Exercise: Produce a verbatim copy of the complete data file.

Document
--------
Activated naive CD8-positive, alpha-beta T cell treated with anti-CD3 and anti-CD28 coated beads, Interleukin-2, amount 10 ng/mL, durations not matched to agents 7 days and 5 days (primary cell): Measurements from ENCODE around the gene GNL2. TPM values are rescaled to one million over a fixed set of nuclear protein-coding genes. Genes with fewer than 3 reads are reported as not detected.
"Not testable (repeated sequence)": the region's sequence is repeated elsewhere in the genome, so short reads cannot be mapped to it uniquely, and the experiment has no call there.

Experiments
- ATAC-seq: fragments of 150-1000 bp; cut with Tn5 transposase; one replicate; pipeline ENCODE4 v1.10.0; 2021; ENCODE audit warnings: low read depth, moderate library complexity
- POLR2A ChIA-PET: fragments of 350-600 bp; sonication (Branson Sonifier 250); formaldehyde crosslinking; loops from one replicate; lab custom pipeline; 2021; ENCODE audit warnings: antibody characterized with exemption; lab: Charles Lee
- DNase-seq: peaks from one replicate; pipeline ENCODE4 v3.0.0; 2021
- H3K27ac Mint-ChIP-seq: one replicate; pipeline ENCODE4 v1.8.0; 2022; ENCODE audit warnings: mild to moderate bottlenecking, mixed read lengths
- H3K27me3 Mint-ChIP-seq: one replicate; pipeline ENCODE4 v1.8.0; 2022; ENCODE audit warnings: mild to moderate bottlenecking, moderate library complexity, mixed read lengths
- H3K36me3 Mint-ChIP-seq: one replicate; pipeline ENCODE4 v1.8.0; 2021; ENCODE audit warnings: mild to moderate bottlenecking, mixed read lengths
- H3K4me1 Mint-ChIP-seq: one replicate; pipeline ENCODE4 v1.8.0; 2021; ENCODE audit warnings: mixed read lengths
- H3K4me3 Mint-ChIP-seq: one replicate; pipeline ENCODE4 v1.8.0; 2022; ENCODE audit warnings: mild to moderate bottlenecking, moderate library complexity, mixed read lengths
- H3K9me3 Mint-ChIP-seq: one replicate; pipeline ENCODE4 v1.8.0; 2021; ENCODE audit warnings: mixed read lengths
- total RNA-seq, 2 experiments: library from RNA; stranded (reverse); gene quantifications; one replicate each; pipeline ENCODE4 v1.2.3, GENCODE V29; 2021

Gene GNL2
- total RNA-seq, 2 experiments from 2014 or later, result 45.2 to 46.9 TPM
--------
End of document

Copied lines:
Activated naive CD8-positive, alpha-beta T cell treated with anti-CD3 and anti-CD28 coated beads, Interleukin-2, amount 10 ng/mL, durations not matched to agents 7 days and 5 days (primary cell): Measurements from ENCODE around the gene GNL2. TPM values are rescaled to one million over a fixed set of nuclear protein-coding genes. Genes with fewer than 3 reads are reported as not detected.
"Not testable (repeated sequence)": the region's sequence is repeated elsewhere in the genome, so short reads cannot be mapped to it uniquely, and the experiment has no call there.

Experiments
- ATAC-seq: fragments of 150-1000 bp; cut with Tn5 transposase; one replicate; pipeline ENCODE4 v1.10.0; 2021; ENCODE audit warnings: low read depth, moderate library complexity
- POLR2A ChIA-PET: fragments of 350-600 bp; sonication (Branson Sonifier 250); formaldehyde crosslinking; loops from one replicate; lab custom pipeline; 2021; ENCODE audit warnings: antibody characterized with exemption; lab: Charles Lee
- DNase-seq: peaks from one replicate; pipeline ENCODE4 v3.0.0; 2021
- H3K27ac Mint-ChIP-seq: one replicate; pipeline ENCODE4 v1.8.0; 2022; ENCODE audit warnings: mild to moderate bottlenecking, mixed read lengths
- H3K27me3 Mint-ChIP-seq: one replicate; pipeline ENCODE4 v1.8.0; 2022; ENCODE audit warnings: mild to moderate bottlenecking, moderate library complexity, mixed read lengths
- H3K36me3 Mint-ChIP-seq: one replicate; pipeline ENCODE4 v1.8.0; 2021; ENCODE audit warnings: mild to moderate bottlenecking, mixed read lengths
- H3K4me1 Mint-ChIP-seq: one replicate; pipeline ENCODE4 v1.8.0; 2021; ENCODE audit warnings: mixed read lengths
- H3K4me3 Mint-ChIP-seq: one replicate; pipeline ENCODE4 v1.8.0; 2022; ENCODE audit warnings: mild to moderate bottlenecking, moderate library complexity, mixed read lengths
- H3K9me3 Mint-ChIP-seq: one replicate; pipeline ENCODE4 v1.8.0; 2021; ENCODE audit warnings: mixed read lengths
- total RNA-seq, 2 experiments: library from RNA; stranded (reverse); gene quantifications; one replicate each; pipeline ENCODE4 v1.2.3, GENCODE V29; 2021

Gene GNL2
- total RNA-seq, 2 experiments from 2014 or later, result 45.2 to 46.9 TPM